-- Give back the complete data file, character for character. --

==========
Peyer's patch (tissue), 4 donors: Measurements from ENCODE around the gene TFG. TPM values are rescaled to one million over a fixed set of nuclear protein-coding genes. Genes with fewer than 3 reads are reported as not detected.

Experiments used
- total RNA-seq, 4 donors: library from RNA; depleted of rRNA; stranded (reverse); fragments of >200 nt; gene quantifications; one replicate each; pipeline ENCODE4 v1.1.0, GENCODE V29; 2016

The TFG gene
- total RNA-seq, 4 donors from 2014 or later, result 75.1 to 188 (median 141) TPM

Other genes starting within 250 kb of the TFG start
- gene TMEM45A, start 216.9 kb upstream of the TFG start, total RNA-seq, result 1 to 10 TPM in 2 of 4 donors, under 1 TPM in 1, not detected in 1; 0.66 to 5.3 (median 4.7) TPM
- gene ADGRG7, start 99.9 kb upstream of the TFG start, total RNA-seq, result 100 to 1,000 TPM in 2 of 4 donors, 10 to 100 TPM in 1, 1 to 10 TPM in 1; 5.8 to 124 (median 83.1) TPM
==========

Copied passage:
Peyer's patch (tissue), 4 donors: Measurements from ENCODE around the gene TFG. TPM values are rescaled to one million over a fixed set of nuclear protein-coding genes. Genes with fewer than 3 reads are reported as not detected.

Experiments used
- total RNA-seq, 4 donors: library from RNA; depleted of rRNA; stranded (reverse); fragments of >200 nt; gene quantifications; one replicate each; pipeline ENCODE4 v1.1.0, GENCODE V29; 2016

The TFG gene
- total RNA-seq, 4 donors from 2014 or later, result 75.1 to 188 (median 141) TPM

Other genes starting within 250 kb of the TFG start
- gene TMEM45A, start 216.9 kb upstream of the TFG start, total RNA-seq, result 1 to 10 TPM in 2 of 4 donors, under 1 TPM in 1, not detected in 1; 0.66 to 5.3 (median 4.7) TPM
- gene ADGRG7, start 99.9 kb upstream of the TFG start, total RNA-seq, result 100 to 1,000 TPM in 2 of 4 donors, 10 to 100 TPM in 1, 1 to 10 TPM in 1; 5.8 to 124 (median 83.1) TPM